3.1. General Characteristics of the Study Population

A total of 95 participants with a mean age of 57.4 ± 11.8 years were included. Females represent 62.1% and hypertension was the leading cardiovascular risk factor found in 56.8%. Table 1 summarise other characteristics of the study population.

3.2. Prevalence of LV GLS Impairment and Associated Factors

As shown in Table 2, 43.2% (95% CI: 32.6 - 53.7) of DM patients with preserved LVEF had LV GLS impairment. The mean LV GLS and LVEF were respectively −17.1% ± 3.2% and 63.3% ± 6.6%. Diastolic dysfunction was found in 49 (51.6%) patients.

Obesity and hypertension were more frequent in the group with impaired LV GLS compared to the group with normal LV GLS, with respectively 53.7% and 22.2% of participants for obesity (p = 0.002), and 70.7% and 46.3% for hypertension (p = 0.017). Diastolic dysfunction was also significantly associated to LV GLS impairment (OR: 3.4; 95% CI: 1.4 - 7.9). Patients with impaired LV GLS had a longer duration of DM compare to those with normal LV GLS (p = 0.047), the median values (IQR) of this duration were respectively 9 (3 - 15) years and 5 (1 - 10) years. After multivariate analysis, obesity (aOR: 4; 95% CI: 1.5 - 10.6) and diastolic dysfunction (aOR: 3.1; 95% CI: 1.2 - 8.2) were independently associated to LV GLS impairment, as shown in Table 3.

4. Discussion

The mean age of the participants was 57.4 ± 11.8 years. Apart from diabetes and obesity, other risk factors present were hypertension and dyslipidaemia. Because of these, more than half of our sample had at least a moderate global cardiovascular risk. The association type 2 diabetes and hypertension were found in 56.8%

Table 1. Characteristics of the study population.

DM: Diabetes mellitus.

Table 2. Echocardiographic characteristics of the study population.

cLVH: concentric Left Ventricular Hypertrophy; LV: Left Ventricular; GLS: Global Longitudinal Strain; LVEF: Left Ventricular Ejection Fraction.

Table 3. Factors associated with impaired LV GLS.

*(Median [IQR]); £Adjusted for age, obesity, hypertension, DM duration, diastolic dysfunction, NA: Not applicable.

of our study participants. A high prevalence of hypertension in patients with type 2 diabetes has been described in many studies, with a prevalence 2 to 3 times greater than in the general population [14]. This association significantly increases the cardiovascular risk through a synergistic effect, multiplying the risk by 4 in women and by 2 in men [15] [16].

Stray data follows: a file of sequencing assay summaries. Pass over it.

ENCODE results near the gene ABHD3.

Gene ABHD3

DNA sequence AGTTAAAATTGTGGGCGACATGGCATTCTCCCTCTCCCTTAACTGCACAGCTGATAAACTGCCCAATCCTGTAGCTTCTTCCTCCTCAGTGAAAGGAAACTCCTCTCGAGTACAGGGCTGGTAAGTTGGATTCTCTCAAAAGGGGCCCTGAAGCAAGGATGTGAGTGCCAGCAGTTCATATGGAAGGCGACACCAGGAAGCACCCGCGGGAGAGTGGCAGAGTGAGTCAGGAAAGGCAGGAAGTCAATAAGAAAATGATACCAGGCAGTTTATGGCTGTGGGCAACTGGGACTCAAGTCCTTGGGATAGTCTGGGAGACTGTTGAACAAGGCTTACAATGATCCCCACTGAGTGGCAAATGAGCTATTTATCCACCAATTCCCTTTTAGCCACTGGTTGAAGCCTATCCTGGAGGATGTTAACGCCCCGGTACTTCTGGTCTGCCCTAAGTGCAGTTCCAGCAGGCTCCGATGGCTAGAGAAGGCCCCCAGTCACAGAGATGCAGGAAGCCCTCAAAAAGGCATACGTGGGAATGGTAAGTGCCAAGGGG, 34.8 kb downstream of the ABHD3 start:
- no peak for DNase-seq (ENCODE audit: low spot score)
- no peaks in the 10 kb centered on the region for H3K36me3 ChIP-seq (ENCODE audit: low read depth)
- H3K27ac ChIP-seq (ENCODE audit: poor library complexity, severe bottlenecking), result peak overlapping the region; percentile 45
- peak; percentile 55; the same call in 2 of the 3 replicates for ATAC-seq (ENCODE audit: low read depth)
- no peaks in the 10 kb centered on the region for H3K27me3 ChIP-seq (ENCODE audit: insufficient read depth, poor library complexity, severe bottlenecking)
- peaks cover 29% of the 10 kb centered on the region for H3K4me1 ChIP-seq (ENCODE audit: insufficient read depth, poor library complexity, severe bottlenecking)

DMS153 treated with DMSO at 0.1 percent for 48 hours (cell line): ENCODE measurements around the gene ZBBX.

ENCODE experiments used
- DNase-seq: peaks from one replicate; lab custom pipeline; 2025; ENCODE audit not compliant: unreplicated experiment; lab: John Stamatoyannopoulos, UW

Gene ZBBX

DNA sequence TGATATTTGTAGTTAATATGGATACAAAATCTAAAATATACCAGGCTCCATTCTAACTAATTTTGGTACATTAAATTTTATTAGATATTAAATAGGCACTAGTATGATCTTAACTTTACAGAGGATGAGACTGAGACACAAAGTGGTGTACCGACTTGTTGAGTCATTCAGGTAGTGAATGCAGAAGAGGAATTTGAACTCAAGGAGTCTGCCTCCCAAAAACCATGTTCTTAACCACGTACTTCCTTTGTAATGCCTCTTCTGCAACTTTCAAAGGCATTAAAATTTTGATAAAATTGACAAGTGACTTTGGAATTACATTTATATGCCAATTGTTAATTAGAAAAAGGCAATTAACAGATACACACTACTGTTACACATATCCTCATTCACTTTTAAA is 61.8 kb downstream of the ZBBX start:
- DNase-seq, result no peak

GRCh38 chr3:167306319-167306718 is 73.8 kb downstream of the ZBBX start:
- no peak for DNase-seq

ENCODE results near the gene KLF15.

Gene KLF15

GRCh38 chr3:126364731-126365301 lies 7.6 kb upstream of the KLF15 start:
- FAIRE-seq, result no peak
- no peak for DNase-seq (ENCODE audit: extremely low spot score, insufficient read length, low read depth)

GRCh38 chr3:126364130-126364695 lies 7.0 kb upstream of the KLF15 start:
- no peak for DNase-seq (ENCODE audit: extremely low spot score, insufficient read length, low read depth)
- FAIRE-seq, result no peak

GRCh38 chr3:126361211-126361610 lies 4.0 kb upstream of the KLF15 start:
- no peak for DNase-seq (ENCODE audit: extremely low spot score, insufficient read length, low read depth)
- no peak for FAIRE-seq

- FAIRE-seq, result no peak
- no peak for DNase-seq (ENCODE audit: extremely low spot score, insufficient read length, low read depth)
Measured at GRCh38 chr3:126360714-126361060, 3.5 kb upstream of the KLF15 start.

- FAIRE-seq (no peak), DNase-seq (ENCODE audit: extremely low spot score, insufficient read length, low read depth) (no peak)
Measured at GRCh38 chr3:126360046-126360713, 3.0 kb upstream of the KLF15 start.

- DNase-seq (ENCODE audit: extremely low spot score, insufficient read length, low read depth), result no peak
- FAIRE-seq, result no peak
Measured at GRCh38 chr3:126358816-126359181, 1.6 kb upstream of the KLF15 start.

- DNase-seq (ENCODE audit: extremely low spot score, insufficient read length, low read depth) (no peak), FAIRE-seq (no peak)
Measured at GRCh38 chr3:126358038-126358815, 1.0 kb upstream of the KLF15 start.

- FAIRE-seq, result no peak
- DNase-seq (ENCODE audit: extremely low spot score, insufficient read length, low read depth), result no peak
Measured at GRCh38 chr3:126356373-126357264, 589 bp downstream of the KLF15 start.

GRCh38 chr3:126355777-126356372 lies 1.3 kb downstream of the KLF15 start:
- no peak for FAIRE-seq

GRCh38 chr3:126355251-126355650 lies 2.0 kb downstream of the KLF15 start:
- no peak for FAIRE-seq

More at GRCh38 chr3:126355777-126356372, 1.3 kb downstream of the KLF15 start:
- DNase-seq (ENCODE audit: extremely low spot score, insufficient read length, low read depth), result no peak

A low proportion of our patients had left atrial dilation (5.3%), with a mean indexed left atrial volume of 21.6 ± 6.4 ml/m2. Type 2 diabetes is not recognized as a risk factor for left atrial dilation since many studies failed to find an association between these two variables [17] [18]. We found left ventricular diastolic dysfunction in 51.6% of our participants. Diastolic dysfunction is a risk factor of heart failure with preserved ejection fraction [19] [20]. this occurs due to insulin resistance and metabolic syndrome which induce left ventricular remodelling and lead to diabetic cardiomyopathy. Diastolic dysfunction is highly associated with type 2 diabetes reaching proportions up to 60% compared to 16% in the general population [21].

Fourthy-three patients (43.2%) had a subclinical left ventricular myocardial dysfunction by alteration of the GLS. Ng et al. found a quasi-similar proportion of 44.8% in a similar study [22]. Wang et al. found a proportion of altered GLS of 50% in a similar study in patients with type 2 diabetes and preserved ejection fraction [23]. This finding can be explained by many underlying pathophysiologic mechanisms such as lipotoxicity, glucotoxicity, glycation of proteins, and altered coronary microcirculation [24] [25]. An altered GLS is also known to be an independent predictive factor of adverse cardiovascular events such as heart failure [22] [23] [26].

Obesity was significantly associated with LV GLS impairment. Conte et al. had the same conclusion after observing a significant difference in the mean GLS between obese and non-obese individuals [27]. This association is thought to result from insulin resistance and myocardial steatosis, leading to lipotoxicity and neuro endocrine system activation [24] [27].

Study Limitations

The cross-sectional design used does not enable us to describe the natural history and onset of the sub clinical myocardial dysfunction in our sample. The possible existence of asymptomatic and silent coronary diseases can be a confounding factor in our study.

5. Conclusion

The evaluation the left ventricular contractile function by assessing the Global Longitudinal Strain using 2D speckle tracking echocardiography is important to identify subclinical changes in myocardial function. An important proportion (43%) of the participants in our study—type 2 diabetes patients with preserved ejection fraction—had an impaired LV GLS. Factors independently associated with abnormal myocardial function are obesity and left ventricular diastolic dysfunction. Further research is needed in our context to find additional factors associated with subclinical impaired left ventricular function. We also need to determine the short- and long-term prognosis of these patients and identify therapeutic measures to improve patient outcomes.

Authors’ Contribution

APM: Concept/design, Data analysis/interpretation, Critical revision of article, Approval of article;

CNNG: Concept/design, Data analysis/interpretation, Drafting article, Critical revision of article, Approval of article;

LV: Data collection, data analysis/interpretation, critical revision of article, approval of article;

AJA: Data collection, data analysis/interpretation, critical revision of article, Approval of article;

GSW: Statistics, drafting article, critical revision of article, Approval of article;

DPTN: Statistics, drafting article, critical revision of article, Approval of article;

FN: Data collection, critical revision of article, Approval of article;

HB: Critical revision of article, Approval of article;

SK: Concept/design, Critical revision of article, Approval of article.

Cite this paper: Menanga, A. , Nganou-Gnindjio, C. , Viché, L. , Ahinaga, A. , Ngowa, F. , Wafeu, G. , Njeunje, D. , Bâ, H. , Kingue, S. , (2020) Evaluation of Sub Clinical Myocardial Systolic Dysfunction Using 2D Global Longitudinal Strain Assessment in Type 2 Diabetes Patients in Sub-Saharan Africa. World Journal of Cardiovascular Diseases, 10, 707-715. doi: 10.4236/wjcd.2020.1010068.